I'm building an open source climate accounting application, and I'm looking for emissions factors of electricity generation for the same country from two different data sets. There is data from both the UK government (2020) and the EPA (2020), but the two don't agree:

enter image description here

According to the top half, which is eGRID data, the US generated 4,021,549,453 MWH of electricity which produced 1,654,106,291 tons of CO2e emissions, so the emissions factor should be about 0.41.

According to the bottom half, though, the UK government data shows 0.06644 for generation and 0.00434 for transmission and distribution of US electricy. So the total is only 0.07078.

Why such a big difference?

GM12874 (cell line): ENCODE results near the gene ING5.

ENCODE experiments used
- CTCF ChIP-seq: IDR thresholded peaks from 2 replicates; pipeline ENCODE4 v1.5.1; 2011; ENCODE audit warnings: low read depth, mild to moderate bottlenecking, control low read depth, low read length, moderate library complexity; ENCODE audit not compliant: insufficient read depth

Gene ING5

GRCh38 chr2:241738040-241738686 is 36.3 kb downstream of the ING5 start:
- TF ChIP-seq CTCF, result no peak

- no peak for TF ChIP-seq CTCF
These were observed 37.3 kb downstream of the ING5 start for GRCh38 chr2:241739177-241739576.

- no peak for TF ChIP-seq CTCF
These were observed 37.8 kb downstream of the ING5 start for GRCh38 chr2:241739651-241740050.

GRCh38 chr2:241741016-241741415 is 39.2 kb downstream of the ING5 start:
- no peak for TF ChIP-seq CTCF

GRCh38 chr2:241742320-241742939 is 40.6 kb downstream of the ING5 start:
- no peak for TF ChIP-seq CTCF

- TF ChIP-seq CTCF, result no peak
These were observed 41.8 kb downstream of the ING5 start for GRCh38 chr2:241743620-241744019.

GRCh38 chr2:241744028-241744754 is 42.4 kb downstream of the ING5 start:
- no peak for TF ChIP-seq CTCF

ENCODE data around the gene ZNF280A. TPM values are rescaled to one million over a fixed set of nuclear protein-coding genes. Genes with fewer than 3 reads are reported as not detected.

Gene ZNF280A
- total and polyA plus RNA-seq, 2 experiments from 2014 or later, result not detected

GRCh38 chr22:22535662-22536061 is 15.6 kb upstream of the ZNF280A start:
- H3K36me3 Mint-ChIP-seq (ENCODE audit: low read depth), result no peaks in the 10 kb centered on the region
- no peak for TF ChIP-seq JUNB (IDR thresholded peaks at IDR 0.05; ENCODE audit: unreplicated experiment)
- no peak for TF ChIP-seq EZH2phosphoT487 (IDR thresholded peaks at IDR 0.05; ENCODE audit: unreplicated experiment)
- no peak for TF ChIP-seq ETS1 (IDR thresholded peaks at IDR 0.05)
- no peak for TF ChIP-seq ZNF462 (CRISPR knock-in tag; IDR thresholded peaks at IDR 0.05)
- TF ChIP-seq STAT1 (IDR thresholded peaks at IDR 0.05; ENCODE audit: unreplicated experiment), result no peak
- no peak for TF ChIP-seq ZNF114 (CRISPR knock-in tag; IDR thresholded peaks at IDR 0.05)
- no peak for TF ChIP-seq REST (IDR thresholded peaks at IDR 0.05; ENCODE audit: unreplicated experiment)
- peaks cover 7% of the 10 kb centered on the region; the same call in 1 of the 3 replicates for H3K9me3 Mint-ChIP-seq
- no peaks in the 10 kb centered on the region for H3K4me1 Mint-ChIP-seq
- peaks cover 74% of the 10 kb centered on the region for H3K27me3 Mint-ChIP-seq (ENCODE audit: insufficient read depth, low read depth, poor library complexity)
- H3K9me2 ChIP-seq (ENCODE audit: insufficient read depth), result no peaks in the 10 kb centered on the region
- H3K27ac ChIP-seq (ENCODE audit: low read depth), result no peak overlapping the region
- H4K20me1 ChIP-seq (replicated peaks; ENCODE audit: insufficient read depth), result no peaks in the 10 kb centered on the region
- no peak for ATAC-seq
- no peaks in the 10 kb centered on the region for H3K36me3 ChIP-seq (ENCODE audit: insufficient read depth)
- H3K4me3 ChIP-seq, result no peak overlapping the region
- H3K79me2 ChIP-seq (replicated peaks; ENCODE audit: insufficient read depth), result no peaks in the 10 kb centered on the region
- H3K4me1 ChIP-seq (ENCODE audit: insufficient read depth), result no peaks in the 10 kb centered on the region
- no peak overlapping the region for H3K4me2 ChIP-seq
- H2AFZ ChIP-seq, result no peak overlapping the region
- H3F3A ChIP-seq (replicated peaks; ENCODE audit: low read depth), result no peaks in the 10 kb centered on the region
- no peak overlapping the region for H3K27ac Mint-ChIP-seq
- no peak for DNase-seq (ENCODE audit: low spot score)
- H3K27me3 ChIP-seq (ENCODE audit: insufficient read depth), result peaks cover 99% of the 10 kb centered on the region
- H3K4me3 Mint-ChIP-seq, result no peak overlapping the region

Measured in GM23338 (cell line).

2 Answers 2


You need to look at how each country generates electricity, how much CO2 does each generation method produce and how much electricity is generated by each method.

Generation  Energy    CO2
Method      Produced  Produced
             (GWh)     (Tonnes)

You will find that each country has a different mix of electricity generating methods. Britain has a significant generation from offshore wind farms, which produce little if any CO2. It also has significantly less coal generation than it used to.

The US has a different mix.

  • That's true, but the original question was for the US emissions factors provided by the US EPA vs the UK government. See the image I uploaded. The answer is the one below.
    – Si Chen
    Commented May 8, 2022 at 13:19

Actually the reason is that these UK conversions factors are for Scope 3 (indirect) emissions from electricity in those countries. The UK does publish the direct emissions of electricity generation but only for the UK. You can see it here for only UK: enter image description here

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